Wallet (circa 1776) that I based my lace on
My chosen design comes from a Swedish book on silk wallets ("Börsar och plånböcker av siden", published by the Royal Coin Cabinet in 2006). It features four wallets with gold lace and two with silver lace, plus a number of embroidered wallets without lace. I based my lace on the red wallet with silver lace in this blurry photo (showing the wallet open). It measures 11x16 cm (4½"x6½") when closed; the other wallets are a similar size or slightly larger. My lace is 2 cm (3/4") wide, calculated from the wallet's dimensions, and it uses just 4 pairs of metal thread and 1 gimp worker bobbin.

My pincushion

I wanted to mount my lace sample on a silk pincushion, but I couldn't find any Swedish museum photos of 18th century pincushions to justify that, and the pincushions in Hilleström's paintings are quite different, with a large wooden base. So, I decided to wing it. As I have no idea how plausible my pincushion is, only the lace in itself is my entry for the Historical Sew Monthly.
My completed pincushion, about 11 cm (4½") square.

The inner pillow is sewn from two linen squares (12.5 cm or 5" including a narrow seam allowance) and densely stuffed with carded wool, then covered with a layer of cotton muslin to divert wool fibers from creeping through the silk. Finally I covered it with shantung silk from my stash, for lack of better material. The lace is attached with silk sewing thread (same color as for the silk cover).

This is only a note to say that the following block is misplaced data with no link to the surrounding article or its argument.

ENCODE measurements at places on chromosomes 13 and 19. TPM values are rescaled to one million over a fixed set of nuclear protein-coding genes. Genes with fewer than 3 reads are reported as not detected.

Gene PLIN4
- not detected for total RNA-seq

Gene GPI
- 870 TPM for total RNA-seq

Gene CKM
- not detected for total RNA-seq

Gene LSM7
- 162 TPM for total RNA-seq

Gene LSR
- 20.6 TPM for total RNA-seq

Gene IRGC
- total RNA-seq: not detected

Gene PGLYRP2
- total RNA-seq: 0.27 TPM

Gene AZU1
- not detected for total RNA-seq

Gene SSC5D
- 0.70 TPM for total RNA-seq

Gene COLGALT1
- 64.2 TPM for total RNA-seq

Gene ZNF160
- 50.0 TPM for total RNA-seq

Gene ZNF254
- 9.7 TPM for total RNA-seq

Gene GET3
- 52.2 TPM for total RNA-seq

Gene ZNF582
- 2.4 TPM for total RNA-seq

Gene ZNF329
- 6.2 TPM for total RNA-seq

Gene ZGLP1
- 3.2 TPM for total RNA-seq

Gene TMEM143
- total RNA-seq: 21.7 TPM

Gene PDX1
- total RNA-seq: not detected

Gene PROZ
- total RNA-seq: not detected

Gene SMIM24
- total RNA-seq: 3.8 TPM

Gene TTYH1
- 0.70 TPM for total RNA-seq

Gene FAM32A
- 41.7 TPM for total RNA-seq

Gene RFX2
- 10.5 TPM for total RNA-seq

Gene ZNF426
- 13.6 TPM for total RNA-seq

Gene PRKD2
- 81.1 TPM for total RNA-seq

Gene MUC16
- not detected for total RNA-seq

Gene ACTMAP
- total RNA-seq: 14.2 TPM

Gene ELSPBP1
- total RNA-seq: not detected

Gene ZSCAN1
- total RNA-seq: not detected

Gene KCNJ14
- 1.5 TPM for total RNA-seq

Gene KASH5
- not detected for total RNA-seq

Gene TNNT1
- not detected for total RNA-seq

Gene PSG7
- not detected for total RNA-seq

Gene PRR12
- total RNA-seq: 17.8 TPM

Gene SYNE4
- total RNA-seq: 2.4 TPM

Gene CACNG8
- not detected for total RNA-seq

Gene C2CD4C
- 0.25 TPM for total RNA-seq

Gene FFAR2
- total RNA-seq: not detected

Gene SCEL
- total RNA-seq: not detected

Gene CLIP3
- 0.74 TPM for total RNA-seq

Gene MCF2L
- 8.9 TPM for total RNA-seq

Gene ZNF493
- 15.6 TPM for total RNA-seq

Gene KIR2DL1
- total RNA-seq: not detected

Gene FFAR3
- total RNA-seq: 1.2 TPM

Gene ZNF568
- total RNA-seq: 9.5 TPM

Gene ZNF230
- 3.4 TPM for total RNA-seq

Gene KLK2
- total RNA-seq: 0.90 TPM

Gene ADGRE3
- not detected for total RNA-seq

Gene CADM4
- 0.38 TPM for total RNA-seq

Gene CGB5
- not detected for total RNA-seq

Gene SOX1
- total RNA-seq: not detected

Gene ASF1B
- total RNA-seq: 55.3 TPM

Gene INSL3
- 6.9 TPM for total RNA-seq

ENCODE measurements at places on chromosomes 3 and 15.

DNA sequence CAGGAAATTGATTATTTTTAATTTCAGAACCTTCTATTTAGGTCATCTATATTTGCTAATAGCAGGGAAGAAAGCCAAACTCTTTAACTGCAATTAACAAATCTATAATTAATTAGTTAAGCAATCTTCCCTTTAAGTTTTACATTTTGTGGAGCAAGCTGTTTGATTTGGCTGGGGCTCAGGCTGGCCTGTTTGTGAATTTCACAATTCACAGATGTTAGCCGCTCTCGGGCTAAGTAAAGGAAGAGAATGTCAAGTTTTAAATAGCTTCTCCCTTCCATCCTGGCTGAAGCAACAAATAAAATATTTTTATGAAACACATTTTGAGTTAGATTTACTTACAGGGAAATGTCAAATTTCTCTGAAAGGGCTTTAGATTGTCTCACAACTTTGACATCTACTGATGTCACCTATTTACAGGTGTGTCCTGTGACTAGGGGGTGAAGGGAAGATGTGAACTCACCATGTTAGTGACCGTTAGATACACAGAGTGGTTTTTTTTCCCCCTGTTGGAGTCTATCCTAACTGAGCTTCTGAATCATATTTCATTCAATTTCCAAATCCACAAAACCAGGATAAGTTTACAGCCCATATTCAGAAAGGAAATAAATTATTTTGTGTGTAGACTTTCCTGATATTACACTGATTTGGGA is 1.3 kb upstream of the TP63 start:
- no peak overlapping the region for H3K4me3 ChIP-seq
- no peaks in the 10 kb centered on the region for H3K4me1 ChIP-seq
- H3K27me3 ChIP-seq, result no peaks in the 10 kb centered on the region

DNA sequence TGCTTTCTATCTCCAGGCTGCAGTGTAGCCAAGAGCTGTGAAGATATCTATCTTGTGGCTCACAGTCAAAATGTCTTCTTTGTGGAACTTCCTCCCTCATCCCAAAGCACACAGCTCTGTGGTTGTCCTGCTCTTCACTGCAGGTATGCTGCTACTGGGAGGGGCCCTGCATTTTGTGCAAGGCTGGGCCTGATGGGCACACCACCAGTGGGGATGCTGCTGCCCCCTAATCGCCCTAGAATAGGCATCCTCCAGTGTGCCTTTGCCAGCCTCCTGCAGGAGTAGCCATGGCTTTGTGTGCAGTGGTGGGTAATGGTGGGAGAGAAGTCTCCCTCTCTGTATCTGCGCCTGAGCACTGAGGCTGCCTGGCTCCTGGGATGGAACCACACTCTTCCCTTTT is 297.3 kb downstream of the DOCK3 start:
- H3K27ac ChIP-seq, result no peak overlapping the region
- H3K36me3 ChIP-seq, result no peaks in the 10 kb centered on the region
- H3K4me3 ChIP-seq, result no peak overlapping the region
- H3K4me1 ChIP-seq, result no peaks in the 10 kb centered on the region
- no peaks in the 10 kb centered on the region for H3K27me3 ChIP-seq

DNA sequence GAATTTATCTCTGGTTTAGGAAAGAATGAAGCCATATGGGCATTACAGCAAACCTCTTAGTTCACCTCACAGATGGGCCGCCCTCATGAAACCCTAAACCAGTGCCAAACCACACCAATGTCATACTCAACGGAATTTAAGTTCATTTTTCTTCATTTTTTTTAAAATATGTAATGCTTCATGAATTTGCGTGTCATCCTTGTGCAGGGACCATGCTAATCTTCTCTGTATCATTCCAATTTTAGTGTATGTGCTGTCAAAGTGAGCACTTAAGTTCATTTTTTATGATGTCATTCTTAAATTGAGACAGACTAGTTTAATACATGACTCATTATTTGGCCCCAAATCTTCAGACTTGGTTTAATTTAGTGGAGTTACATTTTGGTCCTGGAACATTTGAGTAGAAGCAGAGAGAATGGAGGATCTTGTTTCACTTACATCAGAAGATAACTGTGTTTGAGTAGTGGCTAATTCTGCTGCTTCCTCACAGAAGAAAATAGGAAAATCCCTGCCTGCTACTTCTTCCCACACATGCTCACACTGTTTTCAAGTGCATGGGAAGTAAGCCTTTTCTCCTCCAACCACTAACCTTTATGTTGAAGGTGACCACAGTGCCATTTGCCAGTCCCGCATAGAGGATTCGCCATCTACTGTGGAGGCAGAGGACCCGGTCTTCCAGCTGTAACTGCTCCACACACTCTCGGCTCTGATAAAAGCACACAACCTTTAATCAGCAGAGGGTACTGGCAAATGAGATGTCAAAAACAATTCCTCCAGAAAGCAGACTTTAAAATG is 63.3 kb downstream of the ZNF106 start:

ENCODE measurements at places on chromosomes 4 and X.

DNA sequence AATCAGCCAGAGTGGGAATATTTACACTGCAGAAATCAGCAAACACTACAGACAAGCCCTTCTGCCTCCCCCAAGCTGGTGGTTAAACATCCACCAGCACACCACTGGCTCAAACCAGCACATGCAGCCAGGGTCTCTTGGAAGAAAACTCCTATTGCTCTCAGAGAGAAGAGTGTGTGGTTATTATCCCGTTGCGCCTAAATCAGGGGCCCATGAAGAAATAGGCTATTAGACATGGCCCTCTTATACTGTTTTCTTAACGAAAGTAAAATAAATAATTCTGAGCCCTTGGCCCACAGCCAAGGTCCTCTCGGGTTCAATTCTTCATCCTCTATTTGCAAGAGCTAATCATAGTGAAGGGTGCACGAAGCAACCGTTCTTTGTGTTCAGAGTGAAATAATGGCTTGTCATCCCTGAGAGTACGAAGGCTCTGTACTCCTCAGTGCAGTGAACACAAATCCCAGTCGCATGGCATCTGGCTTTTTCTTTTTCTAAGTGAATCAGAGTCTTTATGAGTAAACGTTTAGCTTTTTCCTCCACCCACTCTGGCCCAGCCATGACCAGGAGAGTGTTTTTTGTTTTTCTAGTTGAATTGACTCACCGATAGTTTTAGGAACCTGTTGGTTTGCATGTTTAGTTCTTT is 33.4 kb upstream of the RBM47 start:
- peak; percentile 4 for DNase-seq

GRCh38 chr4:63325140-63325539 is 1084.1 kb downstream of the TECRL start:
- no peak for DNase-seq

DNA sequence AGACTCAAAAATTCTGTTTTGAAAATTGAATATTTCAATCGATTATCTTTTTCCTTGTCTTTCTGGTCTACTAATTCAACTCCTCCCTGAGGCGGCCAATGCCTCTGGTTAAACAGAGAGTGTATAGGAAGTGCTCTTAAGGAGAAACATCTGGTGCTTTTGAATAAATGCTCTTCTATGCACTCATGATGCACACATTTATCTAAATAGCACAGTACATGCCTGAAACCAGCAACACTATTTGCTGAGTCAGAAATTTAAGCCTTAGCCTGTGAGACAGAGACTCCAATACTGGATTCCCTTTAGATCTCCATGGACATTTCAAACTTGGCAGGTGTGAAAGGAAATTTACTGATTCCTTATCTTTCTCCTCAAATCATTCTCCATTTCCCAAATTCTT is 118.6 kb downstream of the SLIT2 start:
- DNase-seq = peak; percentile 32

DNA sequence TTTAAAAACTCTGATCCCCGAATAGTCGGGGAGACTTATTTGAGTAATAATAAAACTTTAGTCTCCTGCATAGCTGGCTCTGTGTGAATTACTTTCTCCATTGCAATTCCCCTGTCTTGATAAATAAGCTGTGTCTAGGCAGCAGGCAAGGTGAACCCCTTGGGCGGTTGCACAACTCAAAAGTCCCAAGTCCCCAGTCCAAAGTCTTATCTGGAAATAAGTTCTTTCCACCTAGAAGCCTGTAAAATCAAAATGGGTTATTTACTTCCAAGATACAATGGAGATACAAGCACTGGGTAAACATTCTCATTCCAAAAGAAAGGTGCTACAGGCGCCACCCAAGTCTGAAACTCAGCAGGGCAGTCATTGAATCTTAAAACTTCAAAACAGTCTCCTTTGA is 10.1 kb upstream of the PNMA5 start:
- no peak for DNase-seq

I wouldn't want my metal lace experiment to end up re-pinned at Pinterest as a true antique, so I've labelled my photos clearly to prevent any misunderstandings.

Things I've learned from this project

'Metal' thread:
  • today's thread is made from cotton wrapped with metallized plastic strips, rather than silk wrapped with silver (gold thread used gilt silver) 
  • the thicknesses I've seen are 60/2, and 40/2 for gimp
  • period metal lace uses much coarser threads than linen lace from the same era (and even 40/2 is thinner than the threads used in 16th century braided/plaited lace)
  • compared to working with linen threads, one needs to take special care in letting out the threads, holding the slip loop with a pin to keep it from catching
  • if you find good tinsel, it seems to work well as a cheap substitute for plate ribbon
  • it's important to use the right width for the lace you're reproducing, as the width affects the look
  • supple is better than stiff/springy (easier to work with and makes a better-looking lace)
  • finding a good gold color is hard (those I've seen are a much brighter and warmer yellow than the thread)
  • a military gold braid supplier says mylar quickly fades to silver, so maybe using gold isn't a good idea at all? (but it's probably less of a problem with e.g. metal bobbin lace on women's formal/evening dress, which is rarely worn in daylight)